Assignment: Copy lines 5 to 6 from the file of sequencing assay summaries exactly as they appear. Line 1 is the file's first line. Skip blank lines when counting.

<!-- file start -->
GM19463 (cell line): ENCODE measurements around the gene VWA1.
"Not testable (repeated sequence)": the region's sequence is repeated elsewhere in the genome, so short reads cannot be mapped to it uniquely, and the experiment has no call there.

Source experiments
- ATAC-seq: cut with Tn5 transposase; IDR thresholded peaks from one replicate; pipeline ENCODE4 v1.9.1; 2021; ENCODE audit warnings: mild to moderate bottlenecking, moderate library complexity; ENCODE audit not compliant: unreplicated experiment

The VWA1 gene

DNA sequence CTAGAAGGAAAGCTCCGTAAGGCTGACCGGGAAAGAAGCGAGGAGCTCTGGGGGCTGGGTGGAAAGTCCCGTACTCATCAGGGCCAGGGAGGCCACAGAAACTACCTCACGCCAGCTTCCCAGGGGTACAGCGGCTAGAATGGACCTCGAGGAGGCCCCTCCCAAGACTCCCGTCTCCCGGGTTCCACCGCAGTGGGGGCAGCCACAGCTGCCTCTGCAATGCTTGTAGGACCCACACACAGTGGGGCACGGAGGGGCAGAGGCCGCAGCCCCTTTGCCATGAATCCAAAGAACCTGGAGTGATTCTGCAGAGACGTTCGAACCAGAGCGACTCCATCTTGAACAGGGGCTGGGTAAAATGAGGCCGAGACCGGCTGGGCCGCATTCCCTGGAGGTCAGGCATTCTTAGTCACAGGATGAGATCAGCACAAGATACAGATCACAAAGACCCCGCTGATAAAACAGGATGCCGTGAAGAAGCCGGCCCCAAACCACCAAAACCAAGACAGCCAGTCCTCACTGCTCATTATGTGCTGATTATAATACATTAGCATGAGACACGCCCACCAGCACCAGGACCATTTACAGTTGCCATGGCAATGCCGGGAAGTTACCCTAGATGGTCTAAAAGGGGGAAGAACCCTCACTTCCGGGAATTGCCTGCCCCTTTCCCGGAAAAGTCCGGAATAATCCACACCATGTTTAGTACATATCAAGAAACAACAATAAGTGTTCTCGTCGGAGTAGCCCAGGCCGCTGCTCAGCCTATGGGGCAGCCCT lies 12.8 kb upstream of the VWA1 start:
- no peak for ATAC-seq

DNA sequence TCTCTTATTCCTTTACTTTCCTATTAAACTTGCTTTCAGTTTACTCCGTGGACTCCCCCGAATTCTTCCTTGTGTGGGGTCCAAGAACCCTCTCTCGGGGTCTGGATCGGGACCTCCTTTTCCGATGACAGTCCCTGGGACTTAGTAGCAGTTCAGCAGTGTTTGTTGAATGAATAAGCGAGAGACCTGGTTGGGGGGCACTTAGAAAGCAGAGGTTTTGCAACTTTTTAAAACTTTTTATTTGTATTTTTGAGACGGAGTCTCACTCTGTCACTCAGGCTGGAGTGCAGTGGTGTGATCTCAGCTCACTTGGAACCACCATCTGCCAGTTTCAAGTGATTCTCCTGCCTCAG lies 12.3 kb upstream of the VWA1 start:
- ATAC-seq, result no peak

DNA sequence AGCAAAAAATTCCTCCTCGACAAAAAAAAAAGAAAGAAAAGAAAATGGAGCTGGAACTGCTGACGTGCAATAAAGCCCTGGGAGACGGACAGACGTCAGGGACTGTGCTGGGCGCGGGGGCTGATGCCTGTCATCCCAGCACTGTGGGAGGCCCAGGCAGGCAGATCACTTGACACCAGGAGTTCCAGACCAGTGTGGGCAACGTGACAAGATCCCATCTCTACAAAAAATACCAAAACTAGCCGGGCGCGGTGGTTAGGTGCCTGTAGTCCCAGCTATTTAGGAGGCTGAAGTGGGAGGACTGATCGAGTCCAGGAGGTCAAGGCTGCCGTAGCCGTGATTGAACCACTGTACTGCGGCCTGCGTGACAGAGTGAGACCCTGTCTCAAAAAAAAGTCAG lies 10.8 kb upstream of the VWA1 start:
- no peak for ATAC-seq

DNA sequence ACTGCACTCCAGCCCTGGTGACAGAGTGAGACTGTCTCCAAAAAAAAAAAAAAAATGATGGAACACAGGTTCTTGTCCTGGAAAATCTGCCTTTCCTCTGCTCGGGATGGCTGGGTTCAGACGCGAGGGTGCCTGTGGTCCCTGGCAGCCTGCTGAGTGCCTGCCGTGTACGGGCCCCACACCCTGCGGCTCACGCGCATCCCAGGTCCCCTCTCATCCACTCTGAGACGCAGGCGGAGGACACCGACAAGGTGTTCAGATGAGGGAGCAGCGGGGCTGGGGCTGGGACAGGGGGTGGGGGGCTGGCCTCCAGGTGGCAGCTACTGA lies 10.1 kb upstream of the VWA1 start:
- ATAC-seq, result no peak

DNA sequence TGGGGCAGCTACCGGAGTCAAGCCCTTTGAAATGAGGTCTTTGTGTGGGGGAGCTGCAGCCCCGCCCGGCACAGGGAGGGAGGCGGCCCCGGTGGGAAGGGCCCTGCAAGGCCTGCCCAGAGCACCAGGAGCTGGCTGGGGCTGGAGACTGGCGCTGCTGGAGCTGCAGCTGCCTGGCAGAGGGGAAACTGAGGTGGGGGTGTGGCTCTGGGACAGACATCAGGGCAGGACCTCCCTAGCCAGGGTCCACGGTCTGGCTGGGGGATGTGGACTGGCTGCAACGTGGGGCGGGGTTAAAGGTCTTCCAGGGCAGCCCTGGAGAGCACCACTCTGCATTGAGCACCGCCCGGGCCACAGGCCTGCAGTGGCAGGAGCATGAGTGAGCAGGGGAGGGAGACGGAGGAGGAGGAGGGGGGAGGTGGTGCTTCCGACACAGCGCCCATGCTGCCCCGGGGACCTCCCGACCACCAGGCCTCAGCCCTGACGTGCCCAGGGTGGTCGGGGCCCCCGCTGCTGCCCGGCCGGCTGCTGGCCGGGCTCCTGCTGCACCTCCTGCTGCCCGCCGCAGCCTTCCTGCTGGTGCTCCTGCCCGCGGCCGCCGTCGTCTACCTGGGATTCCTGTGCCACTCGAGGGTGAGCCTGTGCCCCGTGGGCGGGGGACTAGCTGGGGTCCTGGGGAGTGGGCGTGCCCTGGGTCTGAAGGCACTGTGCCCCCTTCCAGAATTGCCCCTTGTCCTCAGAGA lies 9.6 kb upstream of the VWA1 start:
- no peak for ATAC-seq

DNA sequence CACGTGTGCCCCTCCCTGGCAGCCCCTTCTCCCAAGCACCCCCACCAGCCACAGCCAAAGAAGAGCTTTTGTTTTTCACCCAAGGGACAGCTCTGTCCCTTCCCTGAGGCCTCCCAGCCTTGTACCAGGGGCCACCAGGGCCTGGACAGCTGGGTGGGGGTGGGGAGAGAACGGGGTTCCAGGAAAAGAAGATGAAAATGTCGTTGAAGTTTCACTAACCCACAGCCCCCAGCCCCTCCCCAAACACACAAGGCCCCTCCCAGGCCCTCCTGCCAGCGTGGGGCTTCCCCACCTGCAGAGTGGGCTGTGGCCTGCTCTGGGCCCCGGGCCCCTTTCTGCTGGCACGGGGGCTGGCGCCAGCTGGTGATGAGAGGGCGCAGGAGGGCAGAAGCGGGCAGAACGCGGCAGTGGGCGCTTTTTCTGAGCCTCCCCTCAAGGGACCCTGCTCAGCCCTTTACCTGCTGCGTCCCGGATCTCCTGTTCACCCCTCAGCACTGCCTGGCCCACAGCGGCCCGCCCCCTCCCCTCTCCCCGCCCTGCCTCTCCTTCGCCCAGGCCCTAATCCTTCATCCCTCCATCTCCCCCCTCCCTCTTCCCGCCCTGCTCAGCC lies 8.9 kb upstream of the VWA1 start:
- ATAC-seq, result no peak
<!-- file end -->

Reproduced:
The VWA1 gene

DNA sequence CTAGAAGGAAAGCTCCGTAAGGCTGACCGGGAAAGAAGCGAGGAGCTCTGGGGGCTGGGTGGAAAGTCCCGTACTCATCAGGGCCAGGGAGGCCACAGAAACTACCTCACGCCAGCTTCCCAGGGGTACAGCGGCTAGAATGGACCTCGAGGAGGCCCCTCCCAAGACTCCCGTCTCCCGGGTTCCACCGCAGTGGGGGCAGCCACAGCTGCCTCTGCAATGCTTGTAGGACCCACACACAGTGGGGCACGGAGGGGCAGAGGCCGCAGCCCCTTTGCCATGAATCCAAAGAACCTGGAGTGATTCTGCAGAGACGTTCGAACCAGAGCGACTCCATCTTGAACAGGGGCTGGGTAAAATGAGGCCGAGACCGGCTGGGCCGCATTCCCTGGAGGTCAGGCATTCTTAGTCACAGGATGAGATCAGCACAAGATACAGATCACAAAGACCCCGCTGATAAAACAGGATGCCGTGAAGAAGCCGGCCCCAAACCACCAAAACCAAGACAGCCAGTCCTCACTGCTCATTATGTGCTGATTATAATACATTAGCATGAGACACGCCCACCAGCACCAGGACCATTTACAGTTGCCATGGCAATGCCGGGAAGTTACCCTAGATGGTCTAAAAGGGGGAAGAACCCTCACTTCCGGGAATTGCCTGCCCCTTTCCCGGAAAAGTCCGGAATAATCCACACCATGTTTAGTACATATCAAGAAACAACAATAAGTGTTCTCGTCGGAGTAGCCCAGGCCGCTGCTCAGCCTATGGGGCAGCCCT lies 12.8 kb upstream of the VWA1 start: